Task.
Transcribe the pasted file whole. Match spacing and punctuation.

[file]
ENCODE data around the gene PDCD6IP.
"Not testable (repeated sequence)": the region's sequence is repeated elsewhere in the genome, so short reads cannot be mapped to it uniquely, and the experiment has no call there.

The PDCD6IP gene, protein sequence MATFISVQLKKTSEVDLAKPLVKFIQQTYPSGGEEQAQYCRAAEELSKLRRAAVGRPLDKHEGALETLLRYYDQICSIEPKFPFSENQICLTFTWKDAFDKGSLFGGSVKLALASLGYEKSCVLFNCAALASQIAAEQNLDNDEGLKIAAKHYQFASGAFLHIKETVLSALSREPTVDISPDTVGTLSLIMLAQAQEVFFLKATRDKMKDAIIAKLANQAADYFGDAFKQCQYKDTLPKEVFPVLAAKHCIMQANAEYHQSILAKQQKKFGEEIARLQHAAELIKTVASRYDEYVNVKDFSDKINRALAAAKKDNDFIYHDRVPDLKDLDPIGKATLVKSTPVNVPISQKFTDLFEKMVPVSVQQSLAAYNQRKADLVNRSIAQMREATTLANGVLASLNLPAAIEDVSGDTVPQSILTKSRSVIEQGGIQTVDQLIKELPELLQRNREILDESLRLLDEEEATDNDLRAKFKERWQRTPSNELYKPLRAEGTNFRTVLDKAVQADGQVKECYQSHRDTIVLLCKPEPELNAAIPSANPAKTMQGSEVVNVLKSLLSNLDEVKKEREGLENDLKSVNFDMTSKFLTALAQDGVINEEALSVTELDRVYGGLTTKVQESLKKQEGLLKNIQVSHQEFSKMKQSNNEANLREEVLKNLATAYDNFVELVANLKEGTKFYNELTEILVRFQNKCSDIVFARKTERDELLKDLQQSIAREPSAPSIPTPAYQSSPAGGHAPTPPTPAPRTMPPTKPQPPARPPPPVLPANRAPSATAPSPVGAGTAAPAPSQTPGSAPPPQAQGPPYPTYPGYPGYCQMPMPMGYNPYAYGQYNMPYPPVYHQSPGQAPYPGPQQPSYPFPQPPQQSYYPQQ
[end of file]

ENCODE data around the gene PDCD6IP.
"Not testable (repeated sequence)": the region's sequence is repeated elsewhere in the genome, so short reads cannot be mapped to it uniquely, and the experiment has no call there.

The PDCD6IP gene, protein sequence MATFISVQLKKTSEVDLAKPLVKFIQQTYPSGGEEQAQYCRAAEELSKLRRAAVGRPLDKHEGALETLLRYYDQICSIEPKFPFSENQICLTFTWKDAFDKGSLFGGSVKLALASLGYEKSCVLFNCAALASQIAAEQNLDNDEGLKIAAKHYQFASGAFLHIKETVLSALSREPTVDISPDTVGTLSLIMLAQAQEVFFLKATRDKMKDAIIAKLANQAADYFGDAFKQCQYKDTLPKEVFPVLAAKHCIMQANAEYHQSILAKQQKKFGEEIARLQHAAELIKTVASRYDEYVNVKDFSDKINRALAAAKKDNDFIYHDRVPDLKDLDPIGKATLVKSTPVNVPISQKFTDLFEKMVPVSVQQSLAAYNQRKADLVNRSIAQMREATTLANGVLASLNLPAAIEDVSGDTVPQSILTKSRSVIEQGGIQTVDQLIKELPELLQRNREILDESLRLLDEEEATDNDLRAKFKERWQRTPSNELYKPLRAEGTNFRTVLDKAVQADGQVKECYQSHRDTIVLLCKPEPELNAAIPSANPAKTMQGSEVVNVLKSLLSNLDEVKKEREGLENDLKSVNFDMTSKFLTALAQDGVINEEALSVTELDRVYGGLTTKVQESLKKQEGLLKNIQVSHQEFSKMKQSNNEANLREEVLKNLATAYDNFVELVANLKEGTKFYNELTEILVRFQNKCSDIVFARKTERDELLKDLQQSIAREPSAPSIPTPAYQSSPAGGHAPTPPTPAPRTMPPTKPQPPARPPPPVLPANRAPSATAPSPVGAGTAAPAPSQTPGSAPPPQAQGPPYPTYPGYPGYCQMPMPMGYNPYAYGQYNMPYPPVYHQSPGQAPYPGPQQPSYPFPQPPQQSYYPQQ